Tips for Starting a Blog That Won’t Overwhelm You

This blog, HookedtoBooks.com, earned  $5,400+ in December 2018

The Two Most Important Tips for Bloggers

Search Engine Optimization (SEO) and High-Value Content.

I can almost guarantee you that if you’re already a blogger and you aren’t seeing the results that you want, it has to do with one of these two things.

Haven’t even started? Check out  How (and Why) to start a book blog. 

What is High-Value Content?

It almost sounds judgmental, doesn’t it? I can just hear the argument… “My content is more valuable than yours!

But the kind of valuable content I’m talking about is easily defined. It’s content that people are (A) searching for and (B) delivers on expectations.

*Note this post contains affiliate links.  

You may be writing content that is worth its weight in gold, but if people aren’t out there looking for that content, it’s going to be very hard to get their eyes on your material.

Sure, you can gain social traction. If you are a top-tier writer, it’s entirely possible that you will write something that breaks open the heart of the reader and moves them so passionately that they become your John-The-Baptist.

Ready to get serious about on-page SEO?  Check out Debbie’s (132 page) book.  This book covers everything you need to know on the subject, and gives practical, easy to understand examples. Buy the book

In that case, your readers and audience will go make sure your message is heard. But your writing has to be really, really, really good for that to happen.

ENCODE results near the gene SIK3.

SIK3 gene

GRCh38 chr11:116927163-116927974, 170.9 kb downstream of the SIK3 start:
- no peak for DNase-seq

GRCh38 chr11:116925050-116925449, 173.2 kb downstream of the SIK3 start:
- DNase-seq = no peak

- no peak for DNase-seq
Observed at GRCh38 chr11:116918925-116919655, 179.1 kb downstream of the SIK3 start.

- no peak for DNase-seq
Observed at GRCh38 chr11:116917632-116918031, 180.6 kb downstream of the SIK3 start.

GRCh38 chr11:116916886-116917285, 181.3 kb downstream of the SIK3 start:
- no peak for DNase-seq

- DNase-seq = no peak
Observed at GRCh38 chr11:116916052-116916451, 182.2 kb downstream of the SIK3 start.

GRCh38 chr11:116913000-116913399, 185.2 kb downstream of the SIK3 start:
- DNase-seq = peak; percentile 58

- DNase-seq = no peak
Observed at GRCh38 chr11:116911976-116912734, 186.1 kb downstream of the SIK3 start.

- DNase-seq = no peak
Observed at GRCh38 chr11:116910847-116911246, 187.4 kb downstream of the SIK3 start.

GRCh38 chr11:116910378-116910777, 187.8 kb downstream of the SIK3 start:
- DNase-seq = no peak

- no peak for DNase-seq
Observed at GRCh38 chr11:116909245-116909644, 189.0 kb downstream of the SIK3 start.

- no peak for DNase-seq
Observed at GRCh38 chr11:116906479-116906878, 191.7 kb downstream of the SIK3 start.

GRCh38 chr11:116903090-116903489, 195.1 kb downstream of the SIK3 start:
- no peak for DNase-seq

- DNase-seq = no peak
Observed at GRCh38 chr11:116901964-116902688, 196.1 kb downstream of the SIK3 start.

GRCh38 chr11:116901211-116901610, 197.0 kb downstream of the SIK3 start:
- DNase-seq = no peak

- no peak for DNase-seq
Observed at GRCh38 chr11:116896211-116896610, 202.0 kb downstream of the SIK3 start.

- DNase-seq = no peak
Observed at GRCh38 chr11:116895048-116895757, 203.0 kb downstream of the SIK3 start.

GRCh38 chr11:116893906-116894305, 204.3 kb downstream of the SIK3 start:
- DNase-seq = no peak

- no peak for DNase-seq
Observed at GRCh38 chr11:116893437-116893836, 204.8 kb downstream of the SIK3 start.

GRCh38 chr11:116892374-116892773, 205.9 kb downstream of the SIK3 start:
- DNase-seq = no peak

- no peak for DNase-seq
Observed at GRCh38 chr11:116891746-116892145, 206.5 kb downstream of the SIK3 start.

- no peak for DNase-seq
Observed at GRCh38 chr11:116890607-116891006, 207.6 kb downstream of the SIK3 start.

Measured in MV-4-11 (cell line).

If you write content that people are already searching for, and you deliver on their expectations, you can be sure that you are maximizing the odds that they will (1) love the content, (2) share it, (3) come back for more.

As these three things happen, your search engine rankings will improve, and each new reader will continue adding positioning value to your post.

Let’s look at some examples of high value content.

In a few minutes, we’ll move on to search engine optimization, where we’ll look at the above referenced (A) content people are searching for.

But for now let’s look at content that (B) delivers on expectations.

Content that delivers is written with specific intent to solve a problem, provide a solution, or give a tangible value that a reader walks away with.

  • Example #1: Answers to explicit questions.
  • Example #2: Answers to implicit questions.

Answers to explicit questions.

This is the simple one. People visit a search engine and type in, “How many ounces are in a cup?

Your blog post pops up in page one, a user clicks on it, and if they don’t find their answer (and probably if they don’t find it quickly), you have failed.

The failure is that you didn’t provide the content they were looking for. That’s not valuable. That’s a waste of their time.

This kind of value is a transaction. You’re literally providing free information in the open marketplace of the internet.

This post contains affiliate links. Every product and every service we recommend we personally use, and really, really like!

Want to try this out? Type in “how many ounces are in a cup” below.

(You must be using a computer for this, not a phone)

 

On the backside, you’d see something like this:

SEMRush Search Query